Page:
Research Question: What is a subculture, and provide an example of a subculture with details to substantiate your claim.
In this paper I will provide information to substantiate the claim that skateboarders are a subculture of mainstream society. After explaining the definition of culture, I will explain the characteristics of a subculture, and how skateboarding fits that description. I will also give a brief history of skateboarding, in relation to how the public sees skateboarders through the media. Once this is clearly laid out, I will outline the norms, values, and artifacts that separate skateboarding from dominant sports culture. With my personal experience as a skateboarder, I hope to provide valuable insight into the culture and lifestyles associated with skateboarding. I will use these concepts to argue that skateboarding is a subculture in its own right.
A subculture is a combination of values, norms, artifacts, and lifestyles within a larger culture. Culture as a whole is made up of many different subcultures, each with their own attitudes and special behaviors (Penguin Dictionary of Sociology 2006 p.384).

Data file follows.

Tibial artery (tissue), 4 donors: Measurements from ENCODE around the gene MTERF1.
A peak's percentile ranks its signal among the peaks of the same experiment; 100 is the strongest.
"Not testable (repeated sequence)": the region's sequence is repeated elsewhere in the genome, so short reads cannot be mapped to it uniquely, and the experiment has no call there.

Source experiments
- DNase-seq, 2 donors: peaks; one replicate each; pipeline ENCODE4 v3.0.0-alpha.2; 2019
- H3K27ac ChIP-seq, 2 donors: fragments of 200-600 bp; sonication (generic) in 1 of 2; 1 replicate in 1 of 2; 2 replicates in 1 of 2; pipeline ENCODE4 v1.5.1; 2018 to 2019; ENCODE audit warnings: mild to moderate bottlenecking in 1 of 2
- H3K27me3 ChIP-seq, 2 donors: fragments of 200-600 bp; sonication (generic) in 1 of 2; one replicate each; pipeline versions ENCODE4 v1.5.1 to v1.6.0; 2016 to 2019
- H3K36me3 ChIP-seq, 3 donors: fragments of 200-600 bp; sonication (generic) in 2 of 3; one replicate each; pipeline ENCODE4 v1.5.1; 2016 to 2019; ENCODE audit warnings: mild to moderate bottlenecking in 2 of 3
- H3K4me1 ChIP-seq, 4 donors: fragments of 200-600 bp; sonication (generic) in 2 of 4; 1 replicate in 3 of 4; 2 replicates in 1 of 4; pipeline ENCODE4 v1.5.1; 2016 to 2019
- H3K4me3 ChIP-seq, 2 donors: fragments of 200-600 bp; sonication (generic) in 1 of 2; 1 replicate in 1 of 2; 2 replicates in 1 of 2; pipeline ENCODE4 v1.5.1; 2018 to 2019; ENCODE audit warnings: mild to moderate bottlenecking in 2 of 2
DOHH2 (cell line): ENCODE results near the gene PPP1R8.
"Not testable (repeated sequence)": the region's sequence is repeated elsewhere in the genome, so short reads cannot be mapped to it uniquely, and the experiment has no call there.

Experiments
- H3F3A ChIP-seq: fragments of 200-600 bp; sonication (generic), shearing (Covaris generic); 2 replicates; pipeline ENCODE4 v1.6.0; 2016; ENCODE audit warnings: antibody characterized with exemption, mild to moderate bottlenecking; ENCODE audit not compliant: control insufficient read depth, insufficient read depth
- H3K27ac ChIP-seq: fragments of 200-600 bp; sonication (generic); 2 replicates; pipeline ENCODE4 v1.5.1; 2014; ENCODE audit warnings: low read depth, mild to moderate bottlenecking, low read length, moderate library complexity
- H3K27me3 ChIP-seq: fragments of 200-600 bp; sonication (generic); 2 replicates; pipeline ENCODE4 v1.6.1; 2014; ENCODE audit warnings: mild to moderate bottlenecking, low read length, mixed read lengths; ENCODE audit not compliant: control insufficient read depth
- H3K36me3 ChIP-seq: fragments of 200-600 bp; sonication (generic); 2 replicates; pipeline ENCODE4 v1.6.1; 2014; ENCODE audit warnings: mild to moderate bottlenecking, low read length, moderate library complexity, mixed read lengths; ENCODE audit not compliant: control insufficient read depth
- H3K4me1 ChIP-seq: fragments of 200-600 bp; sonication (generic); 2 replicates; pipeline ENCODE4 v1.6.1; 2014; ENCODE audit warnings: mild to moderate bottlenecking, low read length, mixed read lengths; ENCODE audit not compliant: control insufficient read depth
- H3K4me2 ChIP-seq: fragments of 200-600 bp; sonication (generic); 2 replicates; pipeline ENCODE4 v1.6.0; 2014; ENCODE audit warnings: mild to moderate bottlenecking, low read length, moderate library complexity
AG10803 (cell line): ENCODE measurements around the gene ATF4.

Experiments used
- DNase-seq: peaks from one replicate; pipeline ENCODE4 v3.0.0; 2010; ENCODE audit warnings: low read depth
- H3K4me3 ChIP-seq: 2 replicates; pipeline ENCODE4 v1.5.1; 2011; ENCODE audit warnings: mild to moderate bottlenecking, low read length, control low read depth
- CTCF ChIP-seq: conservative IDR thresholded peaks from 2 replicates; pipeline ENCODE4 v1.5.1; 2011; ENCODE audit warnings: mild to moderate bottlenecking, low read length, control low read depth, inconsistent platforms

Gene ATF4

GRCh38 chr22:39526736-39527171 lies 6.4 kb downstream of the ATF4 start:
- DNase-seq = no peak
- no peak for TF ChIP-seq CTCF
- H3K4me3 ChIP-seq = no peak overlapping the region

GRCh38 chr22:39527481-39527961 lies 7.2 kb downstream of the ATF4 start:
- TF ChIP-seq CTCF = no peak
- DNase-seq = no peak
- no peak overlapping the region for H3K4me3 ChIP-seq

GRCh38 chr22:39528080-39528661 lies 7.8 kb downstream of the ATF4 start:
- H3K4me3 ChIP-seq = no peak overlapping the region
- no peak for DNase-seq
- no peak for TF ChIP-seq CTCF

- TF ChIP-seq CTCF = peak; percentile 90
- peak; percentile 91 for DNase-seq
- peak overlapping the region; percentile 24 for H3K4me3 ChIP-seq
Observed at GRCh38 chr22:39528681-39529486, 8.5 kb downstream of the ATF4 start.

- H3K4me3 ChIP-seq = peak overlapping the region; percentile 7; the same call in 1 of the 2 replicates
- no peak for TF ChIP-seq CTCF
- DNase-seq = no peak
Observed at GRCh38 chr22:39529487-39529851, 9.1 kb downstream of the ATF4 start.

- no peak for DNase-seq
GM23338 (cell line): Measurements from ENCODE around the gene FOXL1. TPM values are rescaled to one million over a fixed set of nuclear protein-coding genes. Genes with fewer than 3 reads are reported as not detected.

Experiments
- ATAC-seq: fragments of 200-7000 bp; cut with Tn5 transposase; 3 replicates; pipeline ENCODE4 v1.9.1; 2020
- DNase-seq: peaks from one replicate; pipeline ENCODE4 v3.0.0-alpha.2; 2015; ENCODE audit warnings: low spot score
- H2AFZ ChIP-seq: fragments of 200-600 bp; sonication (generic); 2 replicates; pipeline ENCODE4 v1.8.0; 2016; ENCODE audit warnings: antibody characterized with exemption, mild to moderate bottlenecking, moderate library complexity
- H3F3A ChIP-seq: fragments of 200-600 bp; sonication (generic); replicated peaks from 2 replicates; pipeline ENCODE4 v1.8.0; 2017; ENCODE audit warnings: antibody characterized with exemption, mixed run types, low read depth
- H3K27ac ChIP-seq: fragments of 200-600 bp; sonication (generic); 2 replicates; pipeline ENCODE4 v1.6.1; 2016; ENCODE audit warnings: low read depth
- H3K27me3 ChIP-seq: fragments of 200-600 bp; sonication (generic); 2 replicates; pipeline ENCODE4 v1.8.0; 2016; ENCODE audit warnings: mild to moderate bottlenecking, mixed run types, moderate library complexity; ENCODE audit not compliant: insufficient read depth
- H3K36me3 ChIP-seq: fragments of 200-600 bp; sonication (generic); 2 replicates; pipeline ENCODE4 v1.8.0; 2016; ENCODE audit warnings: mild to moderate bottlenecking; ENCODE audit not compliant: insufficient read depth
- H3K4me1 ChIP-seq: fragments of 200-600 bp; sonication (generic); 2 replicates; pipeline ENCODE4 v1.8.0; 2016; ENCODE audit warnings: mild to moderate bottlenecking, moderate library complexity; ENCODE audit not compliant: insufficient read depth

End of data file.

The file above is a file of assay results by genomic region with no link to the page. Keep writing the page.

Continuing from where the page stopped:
Mainstream sports vary from region to region. Association football is widely considered the world’s most popular sport, but any sport watched on national television by millions of fans is considered the mainstream of the sporting world.
Skateboarding culture originated as an extension of surfing culture, and many tenants of surfing culture, such as anti-establishment views and freedom of expression, carried over into skateboarding (Brooke 1999).
Skateboarding has been around since the early 1950’s, when surfers wanted a way to mimic surfing without the water. Skateboarding then, was known as “sidewalk surfing” to many local skateboarders. The name “sidewalk surfing” comes from skateboarders wanting to do surfing-like maneuvers while traveling at a high rate of speed. Then 1950’s were the opening era of skateboarding, but it was not very ...
This has lead to mixed views of the sport, and its practitioners, in the media.
The sport started in the late 1950s as a way for surfers to practice when the surf was poor. (Brooke 1999, p. 20) The earliest term for skateboarding was ‘sidewalk surfing’, (Brooke 1999, p.17) for the carving motion early skateboarders would make on the board, emulating a surfing motion. Early skateboarders would practice in drained pools around Southern California, where they where frequently at odds with the authorities. This added to the negative impression mainstream people had of skateboarders.
Generally, the skateboarding community is well received by the media today. But, this was not always the case. In the 1970s, skateboarding was closely linked to the punk rock movement, and the anti-establishment movement (Brooke 1999).
The public would only hear about skateboarders through conservative media reports. Images of punks, deadbeats, and criminals were popular when describing skateboarders, and they where considered a ‘menace’ in the San Francisco Bay area (Brooke 1999 p. 21).